Highlights: Goddess, Domina, Beyond Good And Evil, Streets Of West Memphis
If you thought Nick Cave & The Bad Seeds’ latest was a little too soft, you might want to hear the latest album by this Australian band. And that, mind you, is not a vain reference limited to geography and cheerless band names. Back in the 80’s people like Mick Harvey and Rowland S. Howard used to play for Crime & The City Solution, which should give you some general idea of what you might expect from American Twilight. Particularly if I tell you that the singing of the band’s vocalist (Simon Bonney) is not unlike that of a significantly more dramatic, powerful Mick Harvey.
Dark (don’t you hate the word?), intense stuff. “Goddess” is a perfect opener: pounding, assertive, anthemic. “Riven Man” is one catchy, repetitive groove that works. “My Love Takes Me There” is another song here that contrasts instrumental heaviness with a perfectly lovely melody. “Domina” is a slow-burning (as in burning), highly addictive epic. “The Colonel” with its edgy, ragged guitars/drum arrangement is maddening yet effective. “Beyond Good End Evil” is a truly Cave-esque ballad, beautiful and passionate. “American Twilight”, however, crash lands as soon as it starts: the opening is unnecessarily pedestrian and dumb, as is the actual song. Sadly. But who cares when we finish with the album’s finest song, “Streets Of West Memphis”, that with its violin, haunting melody and female vocals reaches absolutely beguiling heights.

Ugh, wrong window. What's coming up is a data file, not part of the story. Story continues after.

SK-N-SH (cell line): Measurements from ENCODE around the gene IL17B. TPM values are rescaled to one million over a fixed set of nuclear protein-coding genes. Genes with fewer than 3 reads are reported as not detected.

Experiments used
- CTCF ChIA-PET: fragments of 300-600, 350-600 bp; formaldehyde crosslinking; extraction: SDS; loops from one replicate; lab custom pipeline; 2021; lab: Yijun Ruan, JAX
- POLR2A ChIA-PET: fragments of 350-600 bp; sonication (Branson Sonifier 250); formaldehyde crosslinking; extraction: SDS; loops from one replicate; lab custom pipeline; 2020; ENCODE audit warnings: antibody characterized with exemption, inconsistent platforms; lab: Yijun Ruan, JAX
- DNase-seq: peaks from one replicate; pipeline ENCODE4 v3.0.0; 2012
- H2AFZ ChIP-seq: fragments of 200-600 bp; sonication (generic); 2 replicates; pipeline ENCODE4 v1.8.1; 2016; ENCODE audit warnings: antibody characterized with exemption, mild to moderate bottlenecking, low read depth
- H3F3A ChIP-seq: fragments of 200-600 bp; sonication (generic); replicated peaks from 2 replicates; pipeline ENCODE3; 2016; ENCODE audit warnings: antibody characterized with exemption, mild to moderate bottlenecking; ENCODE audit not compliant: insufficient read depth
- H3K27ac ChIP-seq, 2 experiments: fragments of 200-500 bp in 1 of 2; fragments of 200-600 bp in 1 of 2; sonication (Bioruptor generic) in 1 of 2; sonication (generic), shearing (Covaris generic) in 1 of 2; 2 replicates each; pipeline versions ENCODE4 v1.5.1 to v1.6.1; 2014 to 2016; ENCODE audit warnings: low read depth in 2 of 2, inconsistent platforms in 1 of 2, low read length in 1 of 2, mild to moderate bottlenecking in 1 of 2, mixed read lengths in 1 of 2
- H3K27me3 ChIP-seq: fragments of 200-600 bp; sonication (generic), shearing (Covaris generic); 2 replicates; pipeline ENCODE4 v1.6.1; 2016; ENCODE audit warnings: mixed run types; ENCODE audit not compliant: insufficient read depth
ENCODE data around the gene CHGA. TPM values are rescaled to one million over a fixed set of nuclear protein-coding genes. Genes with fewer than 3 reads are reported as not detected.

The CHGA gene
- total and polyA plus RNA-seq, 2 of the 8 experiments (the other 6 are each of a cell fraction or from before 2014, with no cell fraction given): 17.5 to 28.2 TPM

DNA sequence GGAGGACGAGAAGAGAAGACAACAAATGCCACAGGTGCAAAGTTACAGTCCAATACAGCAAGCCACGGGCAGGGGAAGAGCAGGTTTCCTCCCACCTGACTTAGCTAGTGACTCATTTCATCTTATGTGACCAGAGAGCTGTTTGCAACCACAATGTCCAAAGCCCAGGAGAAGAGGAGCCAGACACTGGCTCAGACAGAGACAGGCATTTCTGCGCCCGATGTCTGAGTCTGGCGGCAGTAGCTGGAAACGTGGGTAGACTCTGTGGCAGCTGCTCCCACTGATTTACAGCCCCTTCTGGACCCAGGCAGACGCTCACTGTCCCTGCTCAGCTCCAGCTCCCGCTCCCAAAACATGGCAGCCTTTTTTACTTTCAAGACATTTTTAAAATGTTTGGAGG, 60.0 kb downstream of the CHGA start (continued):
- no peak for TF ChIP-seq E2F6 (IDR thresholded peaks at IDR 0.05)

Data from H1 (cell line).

Which means that other than the unfortunate title track, there’s nothing wrong about American Twilight. The whole thing sounds like one powerful, riveting epic. Dark, yes, but glorious. I can’t recommend it enough.